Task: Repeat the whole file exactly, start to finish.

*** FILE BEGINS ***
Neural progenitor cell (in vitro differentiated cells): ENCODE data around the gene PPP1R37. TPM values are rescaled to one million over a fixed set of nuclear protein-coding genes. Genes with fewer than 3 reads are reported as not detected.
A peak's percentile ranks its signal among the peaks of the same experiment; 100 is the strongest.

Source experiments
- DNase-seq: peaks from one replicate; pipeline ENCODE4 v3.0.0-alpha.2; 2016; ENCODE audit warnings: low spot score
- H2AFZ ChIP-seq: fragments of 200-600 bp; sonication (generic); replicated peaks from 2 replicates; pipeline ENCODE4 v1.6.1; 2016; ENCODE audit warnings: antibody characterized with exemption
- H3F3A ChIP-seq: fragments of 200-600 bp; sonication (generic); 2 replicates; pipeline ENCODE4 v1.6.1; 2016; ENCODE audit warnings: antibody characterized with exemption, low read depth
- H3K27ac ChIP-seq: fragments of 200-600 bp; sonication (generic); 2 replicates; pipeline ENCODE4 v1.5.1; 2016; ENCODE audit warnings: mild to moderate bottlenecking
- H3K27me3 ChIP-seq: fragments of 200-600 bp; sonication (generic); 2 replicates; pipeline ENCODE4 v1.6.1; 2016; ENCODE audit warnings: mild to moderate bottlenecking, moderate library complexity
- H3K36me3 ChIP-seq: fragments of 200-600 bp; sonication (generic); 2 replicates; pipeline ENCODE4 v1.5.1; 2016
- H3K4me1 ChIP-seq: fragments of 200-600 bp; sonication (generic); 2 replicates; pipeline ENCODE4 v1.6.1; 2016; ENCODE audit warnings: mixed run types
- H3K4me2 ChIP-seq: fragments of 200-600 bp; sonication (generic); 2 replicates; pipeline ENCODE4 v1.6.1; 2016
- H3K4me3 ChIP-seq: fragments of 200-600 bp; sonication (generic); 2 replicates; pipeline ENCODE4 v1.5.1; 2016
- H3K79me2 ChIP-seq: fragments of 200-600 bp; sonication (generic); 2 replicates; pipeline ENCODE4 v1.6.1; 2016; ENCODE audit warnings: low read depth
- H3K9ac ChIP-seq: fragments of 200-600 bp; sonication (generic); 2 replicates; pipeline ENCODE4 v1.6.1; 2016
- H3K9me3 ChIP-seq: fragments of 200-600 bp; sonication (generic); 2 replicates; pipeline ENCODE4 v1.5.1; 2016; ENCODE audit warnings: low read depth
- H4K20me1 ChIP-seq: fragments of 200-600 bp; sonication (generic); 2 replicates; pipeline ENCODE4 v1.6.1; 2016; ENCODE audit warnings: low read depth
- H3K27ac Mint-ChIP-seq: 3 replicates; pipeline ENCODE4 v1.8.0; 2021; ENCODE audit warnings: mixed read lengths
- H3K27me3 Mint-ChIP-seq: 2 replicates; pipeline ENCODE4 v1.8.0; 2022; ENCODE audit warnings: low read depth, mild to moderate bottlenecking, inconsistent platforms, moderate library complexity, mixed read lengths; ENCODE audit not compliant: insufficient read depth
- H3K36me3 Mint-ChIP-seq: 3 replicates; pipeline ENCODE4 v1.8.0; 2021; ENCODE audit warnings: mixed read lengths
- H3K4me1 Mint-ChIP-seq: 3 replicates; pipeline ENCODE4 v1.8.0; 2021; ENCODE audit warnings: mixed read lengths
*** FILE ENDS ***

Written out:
Neural progenitor cell (in vitro differentiated cells): ENCODE data around the gene PPP1R37. TPM values are rescaled to one million over a fixed set of nuclear protein-coding genes. Genes with fewer than 3 reads are reported as not detected.
A peak's percentile ranks its signal among the peaks of the same experiment; 100 is the strongest.

Source experiments
- DNase-seq: peaks from one replicate; pipeline ENCODE4 v3.0.0-alpha.2; 2016; ENCODE audit warnings: low spot score
- H2AFZ ChIP-seq: fragments of 200-600 bp; sonication (generic); replicated peaks from 2 replicates; pipeline ENCODE4 v1.6.1; 2016; ENCODE audit warnings: antibody characterized with exemption
- H3F3A ChIP-seq: fragments of 200-600 bp; sonication (generic); 2 replicates; pipeline ENCODE4 v1.6.1; 2016; ENCODE audit warnings: antibody characterized with exemption, low read depth
- H3K27ac ChIP-seq: fragments of 200-600 bp; sonication (generic); 2 replicates; pipeline ENCODE4 v1.5.1; 2016; ENCODE audit warnings: mild to moderate bottlenecking
- H3K27me3 ChIP-seq: fragments of 200-600 bp; sonication (generic); 2 replicates; pipeline ENCODE4 v1.6.1; 2016; ENCODE audit warnings: mild to moderate bottlenecking, moderate library complexity
- H3K36me3 ChIP-seq: fragments of 200-600 bp; sonication (generic); 2 replicates; pipeline ENCODE4 v1.5.1; 2016
- H3K4me1 ChIP-seq: fragments of 200-600 bp; sonication (generic); 2 replicates; pipeline ENCODE4 v1.6.1; 2016; ENCODE audit warnings: mixed run types
- H3K4me2 ChIP-seq: fragments of 200-600 bp; sonication (generic); 2 replicates; pipeline ENCODE4 v1.6.1; 2016
- H3K4me3 ChIP-seq: fragments of 200-600 bp; sonication (generic); 2 replicates; pipeline ENCODE4 v1.5.1; 2016
- H3K79me2 ChIP-seq: fragments of 200-600 bp; sonication (generic); 2 replicates; pipeline ENCODE4 v1.6.1; 2016; ENCODE audit warnings: low read depth
- H3K9ac ChIP-seq: fragments of 200-600 bp; sonication (generic); 2 replicates; pipeline ENCODE4 v1.6.1; 2016
- H3K9me3 ChIP-seq: fragments of 200-600 bp; sonication (generic); 2 replicates; pipeline ENCODE4 v1.5.1; 2016; ENCODE audit warnings: low read depth
- H4K20me1 ChIP-seq: fragments of 200-600 bp; sonication (generic); 2 replicates; pipeline ENCODE4 v1.6.1; 2016; ENCODE audit warnings: low read depth
- H3K27ac Mint-ChIP-seq: 3 replicates; pipeline ENCODE4 v1.8.0; 2021; ENCODE audit warnings: mixed read lengths
- H3K27me3 Mint-ChIP-seq: 2 replicates; pipeline ENCODE4 v1.8.0; 2022; ENCODE audit warnings: low read depth, mild to moderate bottlenecking, inconsistent platforms, moderate library complexity, mixed read lengths; ENCODE audit not compliant: insufficient read depth
- H3K36me3 Mint-ChIP-seq: 3 replicates; pipeline ENCODE4 v1.8.0; 2021; ENCODE audit warnings: mixed read lengths
- H3K4me1 Mint-ChIP-seq: 3 replicates; pipeline ENCODE4 v1.8.0; 2021; ENCODE audit warnings: mixed read lengths